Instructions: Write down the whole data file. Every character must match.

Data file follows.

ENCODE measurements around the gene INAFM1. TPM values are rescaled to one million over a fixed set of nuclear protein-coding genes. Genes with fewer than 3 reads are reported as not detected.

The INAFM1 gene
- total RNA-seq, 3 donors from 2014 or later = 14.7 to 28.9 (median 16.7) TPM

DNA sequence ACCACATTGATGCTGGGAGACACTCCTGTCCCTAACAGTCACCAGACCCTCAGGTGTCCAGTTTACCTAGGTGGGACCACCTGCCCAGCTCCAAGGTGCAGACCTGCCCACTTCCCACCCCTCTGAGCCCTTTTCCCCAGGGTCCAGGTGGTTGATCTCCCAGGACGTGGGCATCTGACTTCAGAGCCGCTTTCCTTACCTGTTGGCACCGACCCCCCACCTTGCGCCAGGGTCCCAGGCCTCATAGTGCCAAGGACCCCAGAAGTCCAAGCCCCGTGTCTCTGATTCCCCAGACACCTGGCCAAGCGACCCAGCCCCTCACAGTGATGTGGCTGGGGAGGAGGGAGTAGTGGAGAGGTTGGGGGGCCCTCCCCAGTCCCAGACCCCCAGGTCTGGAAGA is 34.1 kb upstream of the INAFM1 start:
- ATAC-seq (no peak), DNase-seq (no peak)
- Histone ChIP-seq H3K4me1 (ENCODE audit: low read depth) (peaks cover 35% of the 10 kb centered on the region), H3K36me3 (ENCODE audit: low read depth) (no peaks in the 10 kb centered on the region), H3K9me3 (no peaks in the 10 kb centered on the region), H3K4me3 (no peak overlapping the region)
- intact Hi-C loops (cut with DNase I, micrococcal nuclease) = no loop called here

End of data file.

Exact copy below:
ENCODE measurements around the gene INAFM1. TPM values are rescaled to one million over a fixed set of nuclear protein-coding genes. Genes with fewer than 3 reads are reported as not detected.

The INAFM1 gene
- total RNA-seq, 3 donors from 2014 or later = 14.7 to 28.9 (median 16.7) TPM

DNA sequence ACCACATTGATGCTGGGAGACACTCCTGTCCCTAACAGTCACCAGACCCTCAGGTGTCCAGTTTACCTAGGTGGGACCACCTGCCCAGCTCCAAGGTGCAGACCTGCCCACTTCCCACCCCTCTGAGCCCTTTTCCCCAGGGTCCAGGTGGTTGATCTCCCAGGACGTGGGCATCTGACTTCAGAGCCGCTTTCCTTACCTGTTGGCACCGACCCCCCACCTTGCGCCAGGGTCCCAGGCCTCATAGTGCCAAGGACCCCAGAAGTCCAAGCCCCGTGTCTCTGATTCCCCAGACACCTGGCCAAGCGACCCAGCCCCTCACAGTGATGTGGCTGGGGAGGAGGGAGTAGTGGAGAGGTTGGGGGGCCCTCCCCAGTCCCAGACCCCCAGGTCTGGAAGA is 34.1 kb upstream of the INAFM1 start:
- ATAC-seq (no peak), DNase-seq (no peak)
- Histone ChIP-seq H3K4me1 (ENCODE audit: low read depth) (peaks cover 35% of the 10 kb centered on the region), H3K36me3 (ENCODE audit: low read depth) (no peaks in the 10 kb centered on the region), H3K9me3 (no peaks in the 10 kb centered on the region), H3K4me3 (no peak overlapping the region)
- intact Hi-C loops (cut with DNase I, micrococcal nuclease) = no loop called here